Baker Distributing installs mezzanines and VRCs to better serve its customers
The VRCs comply with ANSI/ASME B20.1 safety standards for conveyors and can lift several thousand pounds of materials.
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Servicing more than 1,200 retailers throughout Vermont with a variety of alcoholic and non-alcoholic products, Baker Distributing expanded upward by installing four industrial steel work platforms (mezzanines), two vertical reciprocating conveyors (VRCs) and a variety of safety gates and guard rails at its facilities in Colchester and North Clarendon.
“The mezzanine platforms made a lot of sense to us because we were already heating the space, and we had room above us to expand,” says Gerry Couture, general manager of Baker Distributing. “In hindsight, it was a smart decision.”
The push for more room came, in part, from the brands that Baker carries to expand their portfolio of products. For example, some brands are now offering several different flavors—and those products need to be incorporated into the distribution process.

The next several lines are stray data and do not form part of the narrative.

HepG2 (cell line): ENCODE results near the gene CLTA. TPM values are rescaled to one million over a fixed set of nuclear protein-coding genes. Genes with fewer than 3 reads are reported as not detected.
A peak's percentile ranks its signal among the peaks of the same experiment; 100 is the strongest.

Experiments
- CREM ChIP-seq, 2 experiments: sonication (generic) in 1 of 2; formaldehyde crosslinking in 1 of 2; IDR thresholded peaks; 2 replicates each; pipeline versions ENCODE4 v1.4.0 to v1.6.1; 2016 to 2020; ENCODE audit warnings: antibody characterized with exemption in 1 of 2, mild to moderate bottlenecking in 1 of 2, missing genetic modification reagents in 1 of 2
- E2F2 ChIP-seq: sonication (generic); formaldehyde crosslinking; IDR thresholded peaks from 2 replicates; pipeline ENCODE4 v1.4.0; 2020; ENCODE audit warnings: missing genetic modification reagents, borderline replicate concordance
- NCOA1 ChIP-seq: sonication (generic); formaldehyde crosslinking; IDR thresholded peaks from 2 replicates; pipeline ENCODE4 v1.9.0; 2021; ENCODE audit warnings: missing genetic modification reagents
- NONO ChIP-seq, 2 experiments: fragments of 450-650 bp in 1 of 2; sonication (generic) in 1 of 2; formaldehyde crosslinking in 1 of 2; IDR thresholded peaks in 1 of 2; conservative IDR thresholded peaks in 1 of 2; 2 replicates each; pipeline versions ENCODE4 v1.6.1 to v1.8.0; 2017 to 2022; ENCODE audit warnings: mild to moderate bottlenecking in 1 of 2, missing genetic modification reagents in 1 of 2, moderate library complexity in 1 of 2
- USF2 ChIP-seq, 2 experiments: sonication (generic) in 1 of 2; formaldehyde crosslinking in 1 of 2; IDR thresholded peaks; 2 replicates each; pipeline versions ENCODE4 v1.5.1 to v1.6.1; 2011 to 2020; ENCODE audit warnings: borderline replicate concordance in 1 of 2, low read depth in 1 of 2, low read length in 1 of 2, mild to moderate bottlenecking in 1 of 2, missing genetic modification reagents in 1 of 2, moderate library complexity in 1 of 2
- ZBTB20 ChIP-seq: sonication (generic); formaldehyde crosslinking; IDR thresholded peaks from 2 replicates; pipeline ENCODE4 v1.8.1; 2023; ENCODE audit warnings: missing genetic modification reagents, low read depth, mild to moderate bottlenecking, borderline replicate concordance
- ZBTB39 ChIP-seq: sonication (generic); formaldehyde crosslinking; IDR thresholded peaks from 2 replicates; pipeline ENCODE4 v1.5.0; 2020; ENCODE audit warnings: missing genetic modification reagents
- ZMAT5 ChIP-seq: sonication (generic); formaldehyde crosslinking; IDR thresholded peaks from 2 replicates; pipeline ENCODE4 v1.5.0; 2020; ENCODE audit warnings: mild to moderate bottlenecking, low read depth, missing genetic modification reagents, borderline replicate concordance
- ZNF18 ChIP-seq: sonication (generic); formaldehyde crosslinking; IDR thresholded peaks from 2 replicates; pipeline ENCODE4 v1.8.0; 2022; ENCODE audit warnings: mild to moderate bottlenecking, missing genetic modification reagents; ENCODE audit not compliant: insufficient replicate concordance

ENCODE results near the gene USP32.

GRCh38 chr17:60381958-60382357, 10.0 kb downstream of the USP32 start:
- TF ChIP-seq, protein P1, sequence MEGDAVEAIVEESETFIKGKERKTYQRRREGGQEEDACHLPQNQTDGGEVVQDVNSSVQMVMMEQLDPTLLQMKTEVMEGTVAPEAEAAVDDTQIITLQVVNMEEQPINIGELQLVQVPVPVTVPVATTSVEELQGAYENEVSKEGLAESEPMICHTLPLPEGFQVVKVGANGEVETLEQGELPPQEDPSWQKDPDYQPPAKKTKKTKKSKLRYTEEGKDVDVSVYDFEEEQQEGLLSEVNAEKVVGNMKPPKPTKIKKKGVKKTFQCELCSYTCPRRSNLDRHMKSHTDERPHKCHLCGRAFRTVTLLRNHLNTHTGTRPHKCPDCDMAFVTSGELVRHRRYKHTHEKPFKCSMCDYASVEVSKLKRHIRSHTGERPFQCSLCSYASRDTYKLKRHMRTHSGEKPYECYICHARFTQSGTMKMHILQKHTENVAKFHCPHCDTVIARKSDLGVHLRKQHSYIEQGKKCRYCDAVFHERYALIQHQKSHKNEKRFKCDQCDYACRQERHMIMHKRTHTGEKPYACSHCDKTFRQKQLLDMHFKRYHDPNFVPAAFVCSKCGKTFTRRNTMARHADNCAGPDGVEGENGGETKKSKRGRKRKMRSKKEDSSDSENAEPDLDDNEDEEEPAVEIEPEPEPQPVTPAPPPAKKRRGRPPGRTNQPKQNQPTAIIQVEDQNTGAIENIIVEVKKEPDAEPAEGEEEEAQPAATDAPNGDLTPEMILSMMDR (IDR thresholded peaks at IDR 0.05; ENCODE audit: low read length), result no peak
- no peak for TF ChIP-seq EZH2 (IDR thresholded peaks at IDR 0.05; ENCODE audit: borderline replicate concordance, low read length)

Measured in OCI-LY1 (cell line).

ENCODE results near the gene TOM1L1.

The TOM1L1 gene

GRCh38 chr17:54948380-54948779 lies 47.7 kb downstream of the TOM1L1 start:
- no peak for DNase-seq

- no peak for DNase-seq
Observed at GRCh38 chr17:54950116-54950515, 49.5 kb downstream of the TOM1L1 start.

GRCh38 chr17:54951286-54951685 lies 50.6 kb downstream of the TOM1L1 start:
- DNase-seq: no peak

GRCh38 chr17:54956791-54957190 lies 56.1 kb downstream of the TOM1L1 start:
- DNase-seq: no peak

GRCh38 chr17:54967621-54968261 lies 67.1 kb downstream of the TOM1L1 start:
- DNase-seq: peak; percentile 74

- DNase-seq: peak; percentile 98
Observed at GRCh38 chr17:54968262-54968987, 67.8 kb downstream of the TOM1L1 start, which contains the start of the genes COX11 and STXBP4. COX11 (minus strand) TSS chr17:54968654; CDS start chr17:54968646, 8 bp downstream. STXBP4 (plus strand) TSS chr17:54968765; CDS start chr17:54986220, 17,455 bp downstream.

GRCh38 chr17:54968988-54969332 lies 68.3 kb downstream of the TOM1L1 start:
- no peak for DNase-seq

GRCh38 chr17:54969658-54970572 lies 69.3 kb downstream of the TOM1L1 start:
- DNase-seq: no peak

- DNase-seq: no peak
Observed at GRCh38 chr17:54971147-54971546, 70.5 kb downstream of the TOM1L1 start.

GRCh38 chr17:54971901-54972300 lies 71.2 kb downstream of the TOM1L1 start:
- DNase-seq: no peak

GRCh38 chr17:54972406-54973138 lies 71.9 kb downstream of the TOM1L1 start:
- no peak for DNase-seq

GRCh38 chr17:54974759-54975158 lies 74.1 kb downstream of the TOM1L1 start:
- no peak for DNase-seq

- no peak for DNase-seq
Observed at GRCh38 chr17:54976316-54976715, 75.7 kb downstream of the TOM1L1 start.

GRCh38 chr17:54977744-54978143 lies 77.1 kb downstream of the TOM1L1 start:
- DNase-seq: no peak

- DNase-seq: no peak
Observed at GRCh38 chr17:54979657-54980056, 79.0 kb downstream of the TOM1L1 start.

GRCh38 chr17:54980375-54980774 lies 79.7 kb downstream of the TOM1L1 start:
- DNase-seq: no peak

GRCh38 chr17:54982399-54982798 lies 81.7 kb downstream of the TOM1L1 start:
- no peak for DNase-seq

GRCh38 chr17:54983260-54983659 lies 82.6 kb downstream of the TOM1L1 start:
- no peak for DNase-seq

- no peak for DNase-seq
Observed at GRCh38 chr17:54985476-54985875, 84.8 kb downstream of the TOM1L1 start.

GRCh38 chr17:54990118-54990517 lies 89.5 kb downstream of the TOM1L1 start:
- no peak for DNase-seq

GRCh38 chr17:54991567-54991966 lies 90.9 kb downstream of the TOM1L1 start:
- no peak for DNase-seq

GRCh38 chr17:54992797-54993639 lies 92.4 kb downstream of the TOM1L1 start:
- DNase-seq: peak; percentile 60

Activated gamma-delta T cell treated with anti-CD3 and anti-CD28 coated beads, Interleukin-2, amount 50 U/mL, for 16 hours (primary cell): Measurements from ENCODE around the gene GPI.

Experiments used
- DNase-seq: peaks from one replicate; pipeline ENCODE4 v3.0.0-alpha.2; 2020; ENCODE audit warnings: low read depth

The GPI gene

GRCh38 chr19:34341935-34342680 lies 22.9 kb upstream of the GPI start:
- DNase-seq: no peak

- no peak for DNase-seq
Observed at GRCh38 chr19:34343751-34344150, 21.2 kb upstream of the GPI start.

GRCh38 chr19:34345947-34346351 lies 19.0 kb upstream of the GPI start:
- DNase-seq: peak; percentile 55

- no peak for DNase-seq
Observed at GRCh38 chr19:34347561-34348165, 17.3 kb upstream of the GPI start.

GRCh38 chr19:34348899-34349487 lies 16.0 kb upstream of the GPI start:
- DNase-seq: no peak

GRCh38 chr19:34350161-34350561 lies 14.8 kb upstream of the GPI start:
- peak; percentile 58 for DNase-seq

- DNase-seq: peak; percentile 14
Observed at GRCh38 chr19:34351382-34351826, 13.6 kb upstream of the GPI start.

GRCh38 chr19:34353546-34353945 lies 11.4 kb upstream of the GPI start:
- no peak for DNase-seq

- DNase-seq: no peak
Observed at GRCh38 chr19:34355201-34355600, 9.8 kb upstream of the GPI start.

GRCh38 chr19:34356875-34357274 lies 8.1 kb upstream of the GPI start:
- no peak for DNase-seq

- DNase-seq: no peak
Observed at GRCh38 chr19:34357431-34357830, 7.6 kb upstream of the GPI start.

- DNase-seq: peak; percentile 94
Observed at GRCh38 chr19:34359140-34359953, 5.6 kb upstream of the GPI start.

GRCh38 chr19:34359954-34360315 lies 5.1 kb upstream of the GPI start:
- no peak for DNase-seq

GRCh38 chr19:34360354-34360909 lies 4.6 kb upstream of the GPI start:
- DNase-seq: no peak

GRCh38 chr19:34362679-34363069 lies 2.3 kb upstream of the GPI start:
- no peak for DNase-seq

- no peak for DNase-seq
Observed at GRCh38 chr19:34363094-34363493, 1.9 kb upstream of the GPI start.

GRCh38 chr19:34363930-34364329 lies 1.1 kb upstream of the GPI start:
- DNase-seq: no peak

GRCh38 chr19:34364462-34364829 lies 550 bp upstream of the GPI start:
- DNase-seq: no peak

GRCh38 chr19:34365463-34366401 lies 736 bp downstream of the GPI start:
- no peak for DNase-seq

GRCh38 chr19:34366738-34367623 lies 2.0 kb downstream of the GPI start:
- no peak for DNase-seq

“Our industry is continually increasing with SKUs and line extensions. You need more space for all those SKUs, so these platforms allow us to better accommodate the trends in our industry,” Couture adds.
The plan for Colchester called for the installation of two mezzanine platforms, combined with a VRC, safety gates and guard rail. One platform is long and narrow (14 x 127 feet), as it was built to fit alongside a building wall. The second platform measures 97 x 80 feet and is located in the back corner of the pallet staging area. The narrow platform is used to house point-of-sale goods and displays; Baker relocated the small order picking operation to the second platform, freeing up valuable ground level space for other functions.
The VRCs comply with ANSI/ASME B20.1 safety standards for conveyors; can lift several thousand pounds of materials in an enclosed platform; enhance warehouse safety and productivity; and come with safeguards to prevent jams, product spillage or equipment malfunction.
“Having a VRC works great for us because we needed an apparatus to bring wine down from the second level without disturbing the built pallet, and coming down on a forklift wasn’t the answer,” Couture says. “We’re building pallets for customers, and they can be very unstable prior to packaging, due to their different shapes and sizes. The VRCs allow us to bring them down to the first level without any breakage.”
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